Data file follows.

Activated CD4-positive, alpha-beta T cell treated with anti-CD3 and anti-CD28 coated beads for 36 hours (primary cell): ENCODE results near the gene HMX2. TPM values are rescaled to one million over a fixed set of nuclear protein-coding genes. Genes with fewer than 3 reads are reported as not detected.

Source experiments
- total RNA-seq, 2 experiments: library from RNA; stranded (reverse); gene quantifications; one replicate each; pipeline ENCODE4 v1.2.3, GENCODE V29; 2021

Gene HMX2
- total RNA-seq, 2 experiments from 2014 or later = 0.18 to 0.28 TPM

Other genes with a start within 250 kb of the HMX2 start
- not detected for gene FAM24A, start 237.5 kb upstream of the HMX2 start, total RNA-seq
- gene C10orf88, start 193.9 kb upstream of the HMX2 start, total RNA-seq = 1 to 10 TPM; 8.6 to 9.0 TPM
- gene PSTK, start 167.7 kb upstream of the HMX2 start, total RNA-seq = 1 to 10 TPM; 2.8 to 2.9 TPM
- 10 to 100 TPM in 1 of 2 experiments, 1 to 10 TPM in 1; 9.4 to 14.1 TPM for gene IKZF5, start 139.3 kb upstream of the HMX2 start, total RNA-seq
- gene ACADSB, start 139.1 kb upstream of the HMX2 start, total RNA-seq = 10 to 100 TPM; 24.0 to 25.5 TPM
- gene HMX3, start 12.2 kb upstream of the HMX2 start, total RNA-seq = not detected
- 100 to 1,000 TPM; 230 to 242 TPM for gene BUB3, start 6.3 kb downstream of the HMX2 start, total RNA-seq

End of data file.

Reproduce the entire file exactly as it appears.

Activated CD4-positive, alpha-beta T cell treated with anti-CD3 and anti-CD28 coated beads for 36 hours (primary cell): ENCODE results near the gene HMX2. TPM values are rescaled to one million over a fixed set of nuclear protein-coding genes. Genes with fewer than 3 reads are reported as not detected.

Source experiments
- total RNA-seq, 2 experiments: library from RNA; stranded (reverse); gene quantifications; one replicate each; pipeline ENCODE4 v1.2.3, GENCODE V29; 2021

Gene HMX2
- total RNA-seq, 2 experiments from 2014 or later = 0.18 to 0.28 TPM

Other genes with a start within 250 kb of the HMX2 start
- not detected for gene FAM24A, start 237.5 kb upstream of the HMX2 start, total RNA-seq
- gene C10orf88, start 193.9 kb upstream of the HMX2 start, total RNA-seq = 1 to 10 TPM; 8.6 to 9.0 TPM
- gene PSTK, start 167.7 kb upstream of the HMX2 start, total RNA-seq = 1 to 10 TPM; 2.8 to 2.9 TPM
- 10 to 100 TPM in 1 of 2 experiments, 1 to 10 TPM in 1; 9.4 to 14.1 TPM for gene IKZF5, start 139.3 kb upstream of the HMX2 start, total RNA-seq
- gene ACADSB, start 139.1 kb upstream of the HMX2 start, total RNA-seq = 10 to 100 TPM; 24.0 to 25.5 TPM
- gene HMX3, start 12.2 kb upstream of the HMX2 start, total RNA-seq = not detected
- 100 to 1,000 TPM; 230 to 242 TPM for gene BUB3, start 6.3 kb downstream of the HMX2 start, total RNA-seq